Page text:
8) Legacy blends an array of Asian instruments into a sacred dance scene

Kodo doesn’t limit itself to using Japanese instruments. In Legacy, Hitotsu creates a mysterious realm by incorporating an array of sounds from other parts of Asia. One is the Ragdung from Tibet, which looks like a Swiss horn. The piece also features shawm-like suonas, Chinese cymbals, and gongs, which meld with taiko and voices to evoke a sacred scene where Eiichi Saito depicts the “Prince of Lanling” with a dance based on a 1200-year-old court dance. His costume is a combination of clothing worn for various sacred Shinto dances.

 



9) Kodo originally visited Miyake Island to hear a song, not a drum piece.

Miyake is Kodo’s arrangement of a taiko piece from a festival on Miyake Island. Kodo members learned to play Miyake Taiko when they visited the island on the way back from a trip to Hachijo Island in 1982. They originally stopped there to listen to a local folk song and instead encountered an art that would go on to become one of Kodo’s most recognized pieces. Mr. Akio Tsumura taught the members to play the taiko that leads the mikoshi (portable shrine) procession in the Kamitsuki area of Miyake Island. While the rhythm and playing style of Kodo’s arrangement differs from the original art, Kodo members learn to play both styles and honor the roots of the traditional art every time they play it.


10) Legacy features a workman’s song that connects Sado Island to Hokkaido

While many workman’s songs in Japan are related to taiko by means of their references to felling and hauling trees for lumber, Okiage Ondo hails from work at sea. It’s an arrangement of a herring fisherman’s song from Hokkaido. Back in the day, herring was one of Hokkaido’s main products. The fish exports were shipped along the Sea of Japan on trade ships (kitamaesen), which linked Sado Island and Western Japan with the far north.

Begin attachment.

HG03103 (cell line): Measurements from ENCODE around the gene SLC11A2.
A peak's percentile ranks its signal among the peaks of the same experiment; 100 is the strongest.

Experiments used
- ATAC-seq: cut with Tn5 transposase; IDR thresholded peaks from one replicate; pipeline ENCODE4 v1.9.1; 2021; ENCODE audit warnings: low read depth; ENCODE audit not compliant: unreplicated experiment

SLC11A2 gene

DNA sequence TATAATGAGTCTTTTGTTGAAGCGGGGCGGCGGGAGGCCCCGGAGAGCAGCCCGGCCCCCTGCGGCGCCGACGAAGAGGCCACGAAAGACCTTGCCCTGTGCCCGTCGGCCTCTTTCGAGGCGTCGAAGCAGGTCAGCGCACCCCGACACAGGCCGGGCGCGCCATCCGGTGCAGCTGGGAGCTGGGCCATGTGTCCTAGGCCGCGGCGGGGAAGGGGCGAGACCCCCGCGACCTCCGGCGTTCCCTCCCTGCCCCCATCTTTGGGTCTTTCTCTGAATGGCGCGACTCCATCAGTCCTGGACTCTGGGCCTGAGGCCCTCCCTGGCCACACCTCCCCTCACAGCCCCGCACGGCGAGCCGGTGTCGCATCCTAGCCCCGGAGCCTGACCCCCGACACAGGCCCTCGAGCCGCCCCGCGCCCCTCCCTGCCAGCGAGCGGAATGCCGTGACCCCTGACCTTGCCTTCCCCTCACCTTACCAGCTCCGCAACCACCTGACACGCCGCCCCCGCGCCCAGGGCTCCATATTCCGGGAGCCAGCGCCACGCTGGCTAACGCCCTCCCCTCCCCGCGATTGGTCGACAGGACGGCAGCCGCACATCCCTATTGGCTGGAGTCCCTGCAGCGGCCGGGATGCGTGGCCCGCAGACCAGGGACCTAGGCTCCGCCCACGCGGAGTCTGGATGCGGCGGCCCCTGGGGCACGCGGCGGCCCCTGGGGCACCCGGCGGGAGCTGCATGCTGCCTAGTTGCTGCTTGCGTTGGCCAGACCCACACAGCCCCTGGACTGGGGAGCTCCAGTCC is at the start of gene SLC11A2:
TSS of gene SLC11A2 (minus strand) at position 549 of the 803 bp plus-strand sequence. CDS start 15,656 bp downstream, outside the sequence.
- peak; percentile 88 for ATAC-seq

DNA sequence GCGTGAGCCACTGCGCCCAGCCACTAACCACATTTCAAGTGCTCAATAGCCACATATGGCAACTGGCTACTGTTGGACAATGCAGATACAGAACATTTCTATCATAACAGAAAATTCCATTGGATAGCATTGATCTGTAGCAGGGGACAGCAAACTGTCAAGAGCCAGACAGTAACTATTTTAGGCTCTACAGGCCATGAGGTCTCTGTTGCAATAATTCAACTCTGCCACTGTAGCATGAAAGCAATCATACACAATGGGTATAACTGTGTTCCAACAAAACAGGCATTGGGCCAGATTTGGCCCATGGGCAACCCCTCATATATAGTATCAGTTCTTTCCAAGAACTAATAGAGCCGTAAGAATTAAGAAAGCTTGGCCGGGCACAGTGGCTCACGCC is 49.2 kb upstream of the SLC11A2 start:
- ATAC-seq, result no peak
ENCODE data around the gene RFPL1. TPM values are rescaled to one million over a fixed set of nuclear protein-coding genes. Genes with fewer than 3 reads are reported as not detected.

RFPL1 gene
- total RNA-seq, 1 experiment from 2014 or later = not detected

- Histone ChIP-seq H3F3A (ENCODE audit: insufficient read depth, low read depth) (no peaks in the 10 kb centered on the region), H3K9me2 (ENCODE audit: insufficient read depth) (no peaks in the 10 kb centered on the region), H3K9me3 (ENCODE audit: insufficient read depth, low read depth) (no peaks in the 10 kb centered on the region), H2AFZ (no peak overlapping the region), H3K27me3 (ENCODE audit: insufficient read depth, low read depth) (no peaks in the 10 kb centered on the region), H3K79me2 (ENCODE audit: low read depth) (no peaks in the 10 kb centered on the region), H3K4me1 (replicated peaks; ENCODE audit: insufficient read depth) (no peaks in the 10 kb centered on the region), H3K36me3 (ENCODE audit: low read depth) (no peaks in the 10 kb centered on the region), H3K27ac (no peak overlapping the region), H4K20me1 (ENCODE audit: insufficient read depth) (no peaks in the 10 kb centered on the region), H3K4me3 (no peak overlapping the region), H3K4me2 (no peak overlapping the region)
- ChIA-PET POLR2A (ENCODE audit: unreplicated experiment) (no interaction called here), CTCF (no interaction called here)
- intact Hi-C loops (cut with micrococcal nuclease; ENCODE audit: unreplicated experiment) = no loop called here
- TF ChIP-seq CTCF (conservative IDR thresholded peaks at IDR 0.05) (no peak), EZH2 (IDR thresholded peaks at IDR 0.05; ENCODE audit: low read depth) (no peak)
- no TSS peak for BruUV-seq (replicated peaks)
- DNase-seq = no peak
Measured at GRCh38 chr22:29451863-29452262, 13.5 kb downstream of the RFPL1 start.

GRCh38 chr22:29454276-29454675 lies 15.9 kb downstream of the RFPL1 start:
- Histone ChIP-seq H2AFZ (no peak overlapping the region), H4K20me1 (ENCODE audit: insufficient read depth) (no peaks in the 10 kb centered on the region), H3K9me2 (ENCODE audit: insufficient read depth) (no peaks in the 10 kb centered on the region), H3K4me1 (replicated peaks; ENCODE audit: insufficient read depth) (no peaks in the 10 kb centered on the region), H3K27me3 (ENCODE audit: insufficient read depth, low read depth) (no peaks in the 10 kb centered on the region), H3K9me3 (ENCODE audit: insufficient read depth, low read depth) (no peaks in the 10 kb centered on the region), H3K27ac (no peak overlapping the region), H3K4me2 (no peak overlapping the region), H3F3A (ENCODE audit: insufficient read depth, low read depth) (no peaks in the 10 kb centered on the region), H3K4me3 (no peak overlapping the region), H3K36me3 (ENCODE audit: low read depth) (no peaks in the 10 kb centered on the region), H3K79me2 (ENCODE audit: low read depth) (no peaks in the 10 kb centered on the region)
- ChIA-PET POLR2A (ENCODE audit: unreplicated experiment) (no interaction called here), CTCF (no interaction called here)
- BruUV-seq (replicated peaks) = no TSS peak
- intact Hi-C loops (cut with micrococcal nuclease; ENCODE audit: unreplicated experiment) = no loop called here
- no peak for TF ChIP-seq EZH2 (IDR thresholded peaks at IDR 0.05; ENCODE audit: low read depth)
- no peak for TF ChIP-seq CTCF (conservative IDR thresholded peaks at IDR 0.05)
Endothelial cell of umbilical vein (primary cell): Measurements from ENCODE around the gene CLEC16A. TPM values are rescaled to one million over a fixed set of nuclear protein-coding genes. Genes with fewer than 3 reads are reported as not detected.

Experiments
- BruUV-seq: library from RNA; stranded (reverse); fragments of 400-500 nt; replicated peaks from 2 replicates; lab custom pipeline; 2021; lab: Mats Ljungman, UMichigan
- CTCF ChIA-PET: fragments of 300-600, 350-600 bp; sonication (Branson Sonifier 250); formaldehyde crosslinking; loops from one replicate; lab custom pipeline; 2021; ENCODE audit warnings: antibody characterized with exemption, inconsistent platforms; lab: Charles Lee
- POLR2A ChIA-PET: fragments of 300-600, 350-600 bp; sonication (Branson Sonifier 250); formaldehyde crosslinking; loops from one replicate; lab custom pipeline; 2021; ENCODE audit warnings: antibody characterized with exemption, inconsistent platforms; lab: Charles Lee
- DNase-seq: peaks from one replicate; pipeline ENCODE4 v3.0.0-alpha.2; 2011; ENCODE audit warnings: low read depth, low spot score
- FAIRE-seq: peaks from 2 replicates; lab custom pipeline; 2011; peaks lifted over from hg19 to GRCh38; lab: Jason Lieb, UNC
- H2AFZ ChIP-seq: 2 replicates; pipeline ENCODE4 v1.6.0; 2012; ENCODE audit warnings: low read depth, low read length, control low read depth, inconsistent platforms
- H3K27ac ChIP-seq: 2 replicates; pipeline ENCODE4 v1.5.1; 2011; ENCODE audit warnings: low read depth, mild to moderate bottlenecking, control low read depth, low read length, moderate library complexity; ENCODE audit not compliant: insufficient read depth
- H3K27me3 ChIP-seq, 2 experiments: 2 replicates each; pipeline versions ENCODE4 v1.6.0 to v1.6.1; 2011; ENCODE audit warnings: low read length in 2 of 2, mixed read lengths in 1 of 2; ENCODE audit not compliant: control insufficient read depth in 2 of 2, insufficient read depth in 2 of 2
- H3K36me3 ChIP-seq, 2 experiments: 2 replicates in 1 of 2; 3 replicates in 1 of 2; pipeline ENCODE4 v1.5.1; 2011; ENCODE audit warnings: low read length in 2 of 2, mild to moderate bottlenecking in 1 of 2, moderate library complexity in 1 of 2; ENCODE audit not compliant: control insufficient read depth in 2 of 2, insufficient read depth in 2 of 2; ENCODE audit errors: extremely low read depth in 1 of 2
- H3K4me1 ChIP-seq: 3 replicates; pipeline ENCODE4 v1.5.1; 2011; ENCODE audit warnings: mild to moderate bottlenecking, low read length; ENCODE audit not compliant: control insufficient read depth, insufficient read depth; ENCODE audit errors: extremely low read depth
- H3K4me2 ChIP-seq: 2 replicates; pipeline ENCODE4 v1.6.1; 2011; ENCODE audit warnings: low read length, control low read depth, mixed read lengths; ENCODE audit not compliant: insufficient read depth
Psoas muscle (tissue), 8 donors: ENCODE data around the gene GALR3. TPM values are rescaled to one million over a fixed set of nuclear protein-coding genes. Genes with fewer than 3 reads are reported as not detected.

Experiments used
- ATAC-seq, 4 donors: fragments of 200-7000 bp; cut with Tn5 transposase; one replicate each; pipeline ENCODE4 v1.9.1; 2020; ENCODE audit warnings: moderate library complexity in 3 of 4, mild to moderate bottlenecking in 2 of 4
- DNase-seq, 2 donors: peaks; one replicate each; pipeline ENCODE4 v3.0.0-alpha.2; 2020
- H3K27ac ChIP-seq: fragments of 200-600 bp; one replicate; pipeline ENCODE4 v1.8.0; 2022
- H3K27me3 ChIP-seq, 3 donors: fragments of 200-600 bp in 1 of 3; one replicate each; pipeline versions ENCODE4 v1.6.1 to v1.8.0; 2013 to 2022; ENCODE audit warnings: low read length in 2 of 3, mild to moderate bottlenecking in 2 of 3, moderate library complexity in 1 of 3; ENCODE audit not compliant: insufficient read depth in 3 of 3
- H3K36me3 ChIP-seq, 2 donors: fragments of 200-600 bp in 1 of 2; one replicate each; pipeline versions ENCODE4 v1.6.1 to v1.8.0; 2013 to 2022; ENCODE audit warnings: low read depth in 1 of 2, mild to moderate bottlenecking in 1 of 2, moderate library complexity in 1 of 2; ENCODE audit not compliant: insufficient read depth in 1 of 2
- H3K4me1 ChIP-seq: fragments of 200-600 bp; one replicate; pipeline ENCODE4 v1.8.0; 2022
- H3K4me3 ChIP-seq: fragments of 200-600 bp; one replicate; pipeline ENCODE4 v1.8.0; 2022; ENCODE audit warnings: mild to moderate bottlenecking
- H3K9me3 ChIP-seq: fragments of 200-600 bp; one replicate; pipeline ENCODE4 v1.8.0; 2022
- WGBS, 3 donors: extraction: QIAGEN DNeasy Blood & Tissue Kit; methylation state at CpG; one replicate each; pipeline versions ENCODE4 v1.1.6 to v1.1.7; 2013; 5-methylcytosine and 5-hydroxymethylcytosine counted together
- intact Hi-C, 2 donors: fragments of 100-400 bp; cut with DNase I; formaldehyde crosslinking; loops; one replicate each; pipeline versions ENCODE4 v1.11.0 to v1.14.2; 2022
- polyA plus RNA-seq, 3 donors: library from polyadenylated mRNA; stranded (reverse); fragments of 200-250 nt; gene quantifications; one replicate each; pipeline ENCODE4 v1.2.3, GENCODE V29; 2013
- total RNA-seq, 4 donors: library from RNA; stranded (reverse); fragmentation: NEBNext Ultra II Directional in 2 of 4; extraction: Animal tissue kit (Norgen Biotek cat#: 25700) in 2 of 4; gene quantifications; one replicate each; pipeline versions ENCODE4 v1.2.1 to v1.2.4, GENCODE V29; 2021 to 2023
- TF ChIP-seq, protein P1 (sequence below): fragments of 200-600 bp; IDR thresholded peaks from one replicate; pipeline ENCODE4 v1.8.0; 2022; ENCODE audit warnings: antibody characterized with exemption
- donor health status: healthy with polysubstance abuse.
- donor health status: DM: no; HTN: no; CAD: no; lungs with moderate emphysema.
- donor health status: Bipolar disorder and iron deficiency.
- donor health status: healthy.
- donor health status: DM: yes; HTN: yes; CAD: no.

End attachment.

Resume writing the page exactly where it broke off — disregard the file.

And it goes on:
That’s all ten. We hope you learned something new!
We’re really looking forward to sharing this programme with audiences around Europe!
See below for the production trailer on YouTube, our tour schedule, and box office details.

“Kodo One Earth Tour 2020: Legacy” Europe Tour

Schedules

[Kodo MEGURU] Message from Director Yuta Sumiyoshi

Photo: Takashi OkamotoI am so happy to share Kodo’s new production “MEGURU” with audiences throughout Japan this month and next.
MEGURU means to revolve or come full circle. Based on that theme, I carefully crafted this programme from all new pieces, each created with a focus on conjuring scenery with sound.

All things in nature loop, there are no exceptions.
The sun and moon, water and life, they all revolve without exception.
All things that begin come to an end, then begin again. Beyond space and time, over and over again.
This phenomenon extends to spiritual things, too, such as souls and people’s feelings.

Photo: Koichi Kinoshita

Such cycles have turned for thousands of years, and perhaps the tales people hand down through time have influenced us unknowingly.
I’ve come to think that if people from different countries or cultures can imagine scenery in the same way, then an individual’s own memories or knowledge aren’t the only things that shape their perceptions.

So, what do we have in common?

Throughout time, I think we humans have always sought an understanding of the senses shared by all human beings, and this pursuit has continually led us into contact with the arts.
There are various artistic activities, such as art and music, but none of them are necessities for humans to live their lives.
Even so, humans throughout time have foregone sleep to draw pictures and to create music.

I too have moments when I only want to create music.
I get this feeling of wanting to give shape to something that lies somewhere within me.

I want to hear my soul’s voice.

That kind of impulse is like a tale in itself that has come around and around again. It’s also what I want to depict through this work.

I hope MEGURU will take us on a journey together in pursuit of that soul, a journey that circles imaginary scenery evoked by Kodo’s sound.
We will cherish each and every sound as we perform to facilitate this quest with our audience.

Photo: Riu Nakamura

MEGURU (Japan Tour)

Schedules